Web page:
So, the day continued. There were little problems that came up in all departments, something very common on big sets, and he screamed and yelled every time. Big booming voice. The Director however was nice and polite and very focused on directing the actors.

While we’re out on the road, I have a technical problem that comes up. He’s breathing down my back. “IS IT FIXED YET? IS IT FIXED?”

I’m like “no we’re working on it.” He glared at me, but I was calm and in control. There’s no benefit to matching that kind of energy.

Lesson #1:   You must remain calm even though the situation is putting you under intense pressure. Don’t show your stress. Keep your focus. The worse thing you can do is look like you’re nervous or the situation is too much for you… because then people think that it IS too much for you and won’t hire you again.

We fix the problem and the shoot continues. I’m like “Whew! Glad that’s over” and start to beat myself up a little, then I stop and realize, “hey, these things happened.  it’s fixed and everyone has moved on.”

Lesson #2:   When shit hits the fan…and you’re directly involved, LET IT GO. Everyone else has. The most important thing is how you handled the situation, your ATTITUDE and outward appearance. Stay positive and in control.

Well, we shot until 7 pm. 6 am to 7 pm. Long day. We had so much to shoot we worked right through lunch. That NEVER happens! The PAs took our lunch orders and we got them delivered to us as we’re working. I got cold filet mignon with potatoes and asparagus. Still tasted good!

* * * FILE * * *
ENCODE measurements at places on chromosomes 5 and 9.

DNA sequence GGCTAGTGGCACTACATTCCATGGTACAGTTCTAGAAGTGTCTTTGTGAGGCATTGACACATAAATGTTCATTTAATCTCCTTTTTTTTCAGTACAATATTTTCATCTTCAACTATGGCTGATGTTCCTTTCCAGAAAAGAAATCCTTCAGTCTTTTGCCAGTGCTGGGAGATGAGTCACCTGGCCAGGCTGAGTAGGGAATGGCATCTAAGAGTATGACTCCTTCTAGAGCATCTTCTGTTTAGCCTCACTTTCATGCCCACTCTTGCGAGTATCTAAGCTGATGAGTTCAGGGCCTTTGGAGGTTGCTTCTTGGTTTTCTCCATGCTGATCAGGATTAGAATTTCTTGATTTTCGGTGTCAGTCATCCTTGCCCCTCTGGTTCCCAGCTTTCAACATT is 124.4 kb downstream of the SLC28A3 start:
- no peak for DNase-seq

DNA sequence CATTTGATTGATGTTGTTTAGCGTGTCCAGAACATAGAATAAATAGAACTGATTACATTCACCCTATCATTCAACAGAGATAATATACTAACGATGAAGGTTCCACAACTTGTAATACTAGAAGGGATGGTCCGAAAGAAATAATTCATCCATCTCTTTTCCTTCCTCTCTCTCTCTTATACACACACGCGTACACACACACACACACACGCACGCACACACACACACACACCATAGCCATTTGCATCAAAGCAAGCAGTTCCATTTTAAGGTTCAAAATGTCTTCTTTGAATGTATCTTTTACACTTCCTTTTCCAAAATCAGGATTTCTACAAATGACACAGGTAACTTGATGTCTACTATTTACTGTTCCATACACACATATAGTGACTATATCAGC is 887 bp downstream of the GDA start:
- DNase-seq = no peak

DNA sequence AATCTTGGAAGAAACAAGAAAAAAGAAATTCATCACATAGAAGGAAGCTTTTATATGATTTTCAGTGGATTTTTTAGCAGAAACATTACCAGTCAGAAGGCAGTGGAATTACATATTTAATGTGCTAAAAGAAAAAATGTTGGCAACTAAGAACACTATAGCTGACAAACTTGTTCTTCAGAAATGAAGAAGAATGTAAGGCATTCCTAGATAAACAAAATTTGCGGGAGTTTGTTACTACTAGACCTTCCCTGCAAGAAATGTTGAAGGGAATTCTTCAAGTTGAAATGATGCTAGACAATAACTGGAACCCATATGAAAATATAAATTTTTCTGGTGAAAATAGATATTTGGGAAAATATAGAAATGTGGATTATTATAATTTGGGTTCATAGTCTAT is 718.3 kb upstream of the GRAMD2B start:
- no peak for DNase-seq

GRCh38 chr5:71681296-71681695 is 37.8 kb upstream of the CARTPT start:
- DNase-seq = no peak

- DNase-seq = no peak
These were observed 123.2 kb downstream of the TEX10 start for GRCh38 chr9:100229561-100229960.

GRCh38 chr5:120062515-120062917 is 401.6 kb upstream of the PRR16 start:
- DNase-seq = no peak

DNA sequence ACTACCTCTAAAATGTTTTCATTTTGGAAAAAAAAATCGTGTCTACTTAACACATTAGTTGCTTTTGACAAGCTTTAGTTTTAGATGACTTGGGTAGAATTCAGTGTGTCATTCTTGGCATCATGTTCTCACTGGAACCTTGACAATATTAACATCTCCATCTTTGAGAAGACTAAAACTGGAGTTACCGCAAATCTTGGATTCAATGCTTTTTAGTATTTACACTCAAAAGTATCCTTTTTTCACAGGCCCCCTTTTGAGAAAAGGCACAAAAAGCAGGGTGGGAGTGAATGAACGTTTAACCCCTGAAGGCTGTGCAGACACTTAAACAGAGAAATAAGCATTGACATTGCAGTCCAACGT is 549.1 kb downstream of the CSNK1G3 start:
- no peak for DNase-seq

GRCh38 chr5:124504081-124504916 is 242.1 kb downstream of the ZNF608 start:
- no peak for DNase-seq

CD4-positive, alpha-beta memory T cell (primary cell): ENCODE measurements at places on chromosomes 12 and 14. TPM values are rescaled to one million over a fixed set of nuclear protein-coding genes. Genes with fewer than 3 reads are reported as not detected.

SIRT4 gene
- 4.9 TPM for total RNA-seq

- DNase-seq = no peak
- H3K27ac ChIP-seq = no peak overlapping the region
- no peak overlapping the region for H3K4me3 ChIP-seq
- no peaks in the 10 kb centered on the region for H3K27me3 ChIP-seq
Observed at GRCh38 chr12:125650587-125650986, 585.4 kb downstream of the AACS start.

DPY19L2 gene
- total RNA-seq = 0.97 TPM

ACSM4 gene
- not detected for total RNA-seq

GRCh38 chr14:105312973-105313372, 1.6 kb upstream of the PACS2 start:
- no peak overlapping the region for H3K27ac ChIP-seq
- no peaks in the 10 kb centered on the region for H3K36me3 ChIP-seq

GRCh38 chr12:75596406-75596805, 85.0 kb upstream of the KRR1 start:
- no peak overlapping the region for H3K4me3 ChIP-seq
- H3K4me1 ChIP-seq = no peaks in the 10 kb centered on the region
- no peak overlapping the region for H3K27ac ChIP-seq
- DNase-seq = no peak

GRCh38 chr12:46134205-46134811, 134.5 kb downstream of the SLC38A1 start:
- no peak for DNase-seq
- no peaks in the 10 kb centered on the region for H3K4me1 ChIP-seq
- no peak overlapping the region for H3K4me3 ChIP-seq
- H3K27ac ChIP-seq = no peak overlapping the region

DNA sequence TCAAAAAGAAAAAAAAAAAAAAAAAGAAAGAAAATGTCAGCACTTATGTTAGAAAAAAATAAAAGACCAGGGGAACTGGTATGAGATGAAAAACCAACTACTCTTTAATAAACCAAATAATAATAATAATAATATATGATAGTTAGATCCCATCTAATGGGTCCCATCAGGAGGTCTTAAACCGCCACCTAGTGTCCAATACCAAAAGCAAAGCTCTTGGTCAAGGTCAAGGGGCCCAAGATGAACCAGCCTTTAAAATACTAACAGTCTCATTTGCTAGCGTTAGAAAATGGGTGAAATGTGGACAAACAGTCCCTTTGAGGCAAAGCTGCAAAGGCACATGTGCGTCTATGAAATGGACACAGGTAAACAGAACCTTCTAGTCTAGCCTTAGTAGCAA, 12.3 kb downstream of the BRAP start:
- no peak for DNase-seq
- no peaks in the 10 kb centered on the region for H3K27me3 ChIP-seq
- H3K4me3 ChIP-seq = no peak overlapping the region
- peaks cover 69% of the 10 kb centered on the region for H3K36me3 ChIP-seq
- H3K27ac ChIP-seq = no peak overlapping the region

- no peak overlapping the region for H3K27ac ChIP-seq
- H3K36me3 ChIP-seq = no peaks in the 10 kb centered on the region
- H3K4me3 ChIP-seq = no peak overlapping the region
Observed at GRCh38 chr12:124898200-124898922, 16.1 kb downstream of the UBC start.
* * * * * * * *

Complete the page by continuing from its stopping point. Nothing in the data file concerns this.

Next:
After we wrapped, I went into the production motorhome to talk to the 1st AD to be prepared for the next day. There were like 10 people standing in there… talking, discussing the next day. I asked the production manager for tomorrow’s shot list and we looked at them together. He just says “Here are the shots, just be ready.”

But I need more information, “Where is the Director going to be during this shot? Where is VTR? Are we shooting this shot on the process trailer? On the camera car? Where will the camera be?”

He tries to answer some of the questions, but honestly I think he doesn’t know many of the answers. He just kept saying to be ready.

I think – but do not say – “I’d love to be ready… but I need to know FOR WHAT.”

Now the Producer heard me asking these questions. They are good questions. I didn’t know it at the time, but the Producer was impressed with my diligence.

The next day we’re shooting in downtown LA.   A huge crowd of tourists watch and take pictures of us all day long and asking questions.